- Microsoft is offering its Seattle-area employees a new health plan aimed at improving customer experience, according to a press release. The tech giant is partnering with insurer Premera Blue Cross and service provider Eastside Health Network to create the Health Connect Plan, which aims to improve the integration between medical services and insurance coverage. Employees will have access to a dedicated service center and the Health Connect Navigator, which provides personalized help for common needs.
- Microsoft's move to provide a more innovative health plan is in line with Apple, Amazon and other tech giants that have moved to improve employee wellness through corporate-operated clinics, according to GeekWire. Amazon, for example, has teamed up with Berkshire Hathaway and JPMorgan Chase to form an independent health venture tasked with improving the health experience and outcomes for all three companies' U.S. workers, said GeekWire.
- Microsoft's corporate VP of total rewards and performance, Kristen Roby Dimlow, said the company is intent on taking the opportunity to "shape the health care landscape in meaningful ways." "We believe that this new approach of connecting providers, patients, and resources is the next step in improving the health care experience for our employees," she said.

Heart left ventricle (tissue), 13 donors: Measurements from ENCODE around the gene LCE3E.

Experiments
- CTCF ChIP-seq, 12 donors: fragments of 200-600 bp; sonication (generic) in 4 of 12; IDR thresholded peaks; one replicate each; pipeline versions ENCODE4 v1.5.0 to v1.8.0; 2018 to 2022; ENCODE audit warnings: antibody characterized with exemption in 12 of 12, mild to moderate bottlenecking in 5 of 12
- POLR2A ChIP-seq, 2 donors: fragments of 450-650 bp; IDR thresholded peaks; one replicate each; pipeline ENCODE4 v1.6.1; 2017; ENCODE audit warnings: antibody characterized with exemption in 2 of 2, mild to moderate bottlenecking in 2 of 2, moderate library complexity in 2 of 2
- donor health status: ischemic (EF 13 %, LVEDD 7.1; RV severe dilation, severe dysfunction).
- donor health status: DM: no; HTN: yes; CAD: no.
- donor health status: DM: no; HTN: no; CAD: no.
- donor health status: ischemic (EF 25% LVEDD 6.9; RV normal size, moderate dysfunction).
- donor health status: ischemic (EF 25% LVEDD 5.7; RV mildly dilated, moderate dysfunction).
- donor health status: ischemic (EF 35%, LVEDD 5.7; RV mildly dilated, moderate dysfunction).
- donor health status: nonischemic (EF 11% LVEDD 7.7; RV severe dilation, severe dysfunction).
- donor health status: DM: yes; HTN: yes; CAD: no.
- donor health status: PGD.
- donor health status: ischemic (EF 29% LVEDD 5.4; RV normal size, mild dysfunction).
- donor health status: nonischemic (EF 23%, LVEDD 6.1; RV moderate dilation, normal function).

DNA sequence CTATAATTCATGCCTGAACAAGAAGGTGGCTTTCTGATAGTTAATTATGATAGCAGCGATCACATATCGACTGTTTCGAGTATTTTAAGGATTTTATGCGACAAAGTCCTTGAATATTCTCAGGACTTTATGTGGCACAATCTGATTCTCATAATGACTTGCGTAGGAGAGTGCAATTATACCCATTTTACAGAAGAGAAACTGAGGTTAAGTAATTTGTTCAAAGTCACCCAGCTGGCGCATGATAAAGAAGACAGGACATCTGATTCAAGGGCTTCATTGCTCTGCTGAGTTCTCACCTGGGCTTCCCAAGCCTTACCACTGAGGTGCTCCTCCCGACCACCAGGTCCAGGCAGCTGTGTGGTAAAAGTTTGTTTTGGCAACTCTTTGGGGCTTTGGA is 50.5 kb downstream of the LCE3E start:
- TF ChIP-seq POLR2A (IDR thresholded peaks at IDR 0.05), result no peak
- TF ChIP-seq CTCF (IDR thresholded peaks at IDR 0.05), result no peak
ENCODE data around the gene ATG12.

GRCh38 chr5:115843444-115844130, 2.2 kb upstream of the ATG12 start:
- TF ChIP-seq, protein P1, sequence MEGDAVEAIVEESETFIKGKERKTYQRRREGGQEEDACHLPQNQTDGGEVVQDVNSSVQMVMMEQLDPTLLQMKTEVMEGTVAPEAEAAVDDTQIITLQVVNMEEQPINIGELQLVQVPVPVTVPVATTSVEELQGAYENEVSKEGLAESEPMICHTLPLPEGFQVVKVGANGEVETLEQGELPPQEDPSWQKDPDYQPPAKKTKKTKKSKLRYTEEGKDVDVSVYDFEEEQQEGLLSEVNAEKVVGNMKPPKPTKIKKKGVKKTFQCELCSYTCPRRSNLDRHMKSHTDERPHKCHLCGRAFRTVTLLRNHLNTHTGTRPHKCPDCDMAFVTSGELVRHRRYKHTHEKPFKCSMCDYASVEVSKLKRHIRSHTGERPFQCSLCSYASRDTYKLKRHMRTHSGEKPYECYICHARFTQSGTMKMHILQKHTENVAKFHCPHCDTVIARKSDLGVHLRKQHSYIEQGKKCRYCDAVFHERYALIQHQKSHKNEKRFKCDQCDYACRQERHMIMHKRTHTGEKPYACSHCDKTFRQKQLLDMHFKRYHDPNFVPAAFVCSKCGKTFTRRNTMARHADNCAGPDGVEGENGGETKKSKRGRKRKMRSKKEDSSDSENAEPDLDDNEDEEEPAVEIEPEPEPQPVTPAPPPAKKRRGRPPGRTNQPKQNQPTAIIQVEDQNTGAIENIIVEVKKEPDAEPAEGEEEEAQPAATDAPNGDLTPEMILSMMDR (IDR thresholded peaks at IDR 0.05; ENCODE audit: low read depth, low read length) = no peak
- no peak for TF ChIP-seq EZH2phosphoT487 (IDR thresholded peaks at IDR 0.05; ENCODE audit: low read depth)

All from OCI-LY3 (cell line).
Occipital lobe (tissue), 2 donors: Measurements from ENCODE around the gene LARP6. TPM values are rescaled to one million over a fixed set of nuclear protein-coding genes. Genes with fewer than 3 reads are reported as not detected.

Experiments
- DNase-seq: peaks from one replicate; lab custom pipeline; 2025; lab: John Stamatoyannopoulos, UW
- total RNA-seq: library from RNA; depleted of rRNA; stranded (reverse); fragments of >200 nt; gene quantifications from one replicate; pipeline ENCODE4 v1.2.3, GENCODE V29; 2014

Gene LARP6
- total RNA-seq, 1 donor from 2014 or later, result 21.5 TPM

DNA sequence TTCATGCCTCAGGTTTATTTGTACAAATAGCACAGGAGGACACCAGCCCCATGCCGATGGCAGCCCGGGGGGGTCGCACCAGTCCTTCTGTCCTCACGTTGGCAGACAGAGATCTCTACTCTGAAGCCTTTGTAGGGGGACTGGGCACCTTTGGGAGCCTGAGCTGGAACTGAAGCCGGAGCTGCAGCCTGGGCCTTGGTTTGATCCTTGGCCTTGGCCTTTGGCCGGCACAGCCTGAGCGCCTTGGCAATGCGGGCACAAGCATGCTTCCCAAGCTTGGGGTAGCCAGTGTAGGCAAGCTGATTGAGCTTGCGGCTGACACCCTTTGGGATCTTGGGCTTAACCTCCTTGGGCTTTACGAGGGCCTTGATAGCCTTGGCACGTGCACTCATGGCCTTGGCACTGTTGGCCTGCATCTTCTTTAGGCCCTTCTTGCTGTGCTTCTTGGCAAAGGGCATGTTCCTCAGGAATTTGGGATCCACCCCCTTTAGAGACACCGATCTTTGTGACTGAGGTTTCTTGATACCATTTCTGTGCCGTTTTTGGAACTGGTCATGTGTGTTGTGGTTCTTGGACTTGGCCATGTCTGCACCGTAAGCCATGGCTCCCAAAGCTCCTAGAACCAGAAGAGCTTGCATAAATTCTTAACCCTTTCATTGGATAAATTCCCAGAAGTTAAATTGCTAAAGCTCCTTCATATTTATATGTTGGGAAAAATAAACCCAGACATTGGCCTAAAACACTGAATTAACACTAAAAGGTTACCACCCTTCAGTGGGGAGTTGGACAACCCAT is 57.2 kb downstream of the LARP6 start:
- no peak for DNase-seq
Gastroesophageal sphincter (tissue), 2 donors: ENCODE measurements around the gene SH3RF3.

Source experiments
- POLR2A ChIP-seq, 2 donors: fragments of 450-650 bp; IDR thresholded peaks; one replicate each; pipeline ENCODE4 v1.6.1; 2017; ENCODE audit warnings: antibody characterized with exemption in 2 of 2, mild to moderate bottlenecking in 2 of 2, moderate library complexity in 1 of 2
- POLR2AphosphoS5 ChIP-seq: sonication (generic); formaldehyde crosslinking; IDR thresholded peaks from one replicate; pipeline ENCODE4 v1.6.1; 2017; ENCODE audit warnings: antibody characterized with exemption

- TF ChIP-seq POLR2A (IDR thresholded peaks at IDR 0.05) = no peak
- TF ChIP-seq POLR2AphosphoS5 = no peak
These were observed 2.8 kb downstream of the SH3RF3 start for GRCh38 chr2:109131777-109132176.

More employers are working to provide employees with easier access to services, while lowering overall healthcare costs. As an example, Apple's AC Wellness clinic is offering its Bay Area employees on-site medical care and access to nurses, exercise specialists, nutritionists and other wellness experts. The program represents a shift from the "fee for service" model based on costly medical procedures and tests to one based on better patient care outcomes.
Software company SAS Institute operates a worksite clinic offering traditional primary care, a walk-in pharmacy and a lab. By focusing on primary care, the company cuts down on the cost of specialty care, and with an on-site clinic, employee retention can benefit, according to a statement from the company's chief health officer, Gale Adock.
The speed at which tech companies and corporations like Berkshire Hathaway and JPMorgan Chase have come into the healthcare industry reportedly stems from the frustrations of employers and the general public over inefficiencies in the U.S. healthcare system, sources have told HR Dive. "Affordability is the issue," Shandon Fowler, an analyst and principal of Four8 Insights, said previously. "People aren't getting the value that they think they should be getting out of the system."